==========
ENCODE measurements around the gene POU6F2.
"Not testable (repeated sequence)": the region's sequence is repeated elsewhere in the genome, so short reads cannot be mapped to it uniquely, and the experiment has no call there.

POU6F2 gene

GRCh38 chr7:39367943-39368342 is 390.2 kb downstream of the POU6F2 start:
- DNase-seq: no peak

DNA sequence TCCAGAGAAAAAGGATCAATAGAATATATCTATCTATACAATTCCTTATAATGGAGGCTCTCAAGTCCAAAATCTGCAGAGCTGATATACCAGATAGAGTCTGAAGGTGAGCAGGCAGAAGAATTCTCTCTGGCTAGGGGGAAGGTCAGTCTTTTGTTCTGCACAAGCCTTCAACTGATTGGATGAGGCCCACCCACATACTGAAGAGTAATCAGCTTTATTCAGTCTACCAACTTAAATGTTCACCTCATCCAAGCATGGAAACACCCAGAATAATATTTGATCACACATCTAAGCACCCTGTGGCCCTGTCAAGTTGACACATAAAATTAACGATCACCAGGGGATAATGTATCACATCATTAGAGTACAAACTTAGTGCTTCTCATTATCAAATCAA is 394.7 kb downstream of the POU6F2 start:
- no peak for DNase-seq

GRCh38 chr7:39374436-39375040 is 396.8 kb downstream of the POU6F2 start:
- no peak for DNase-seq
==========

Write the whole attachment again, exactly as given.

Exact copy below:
ENCODE measurements around the gene POU6F2.
"Not testable (repeated sequence)": the region's sequence is repeated elsewhere in the genome, so short reads cannot be mapped to it uniquely, and the experiment has no call there.

POU6F2 gene

GRCh38 chr7:39367943-39368342 is 390.2 kb downstream of the POU6F2 start:
- DNase-seq: no peak

DNA sequence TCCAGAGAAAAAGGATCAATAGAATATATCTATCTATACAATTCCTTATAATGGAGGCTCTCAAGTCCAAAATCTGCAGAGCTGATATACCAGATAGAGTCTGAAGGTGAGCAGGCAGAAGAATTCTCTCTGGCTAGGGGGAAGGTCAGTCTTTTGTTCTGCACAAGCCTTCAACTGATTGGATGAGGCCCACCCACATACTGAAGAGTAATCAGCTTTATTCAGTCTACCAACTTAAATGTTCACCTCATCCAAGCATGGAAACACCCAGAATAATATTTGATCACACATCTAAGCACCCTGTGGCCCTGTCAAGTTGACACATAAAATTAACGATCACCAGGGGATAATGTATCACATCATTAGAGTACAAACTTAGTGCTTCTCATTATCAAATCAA is 394.7 kb downstream of the POU6F2 start:
- no peak for DNase-seq

GRCh38 chr7:39374436-39375040 is 396.8 kb downstream of the POU6F2 start:
- no peak for DNase-seq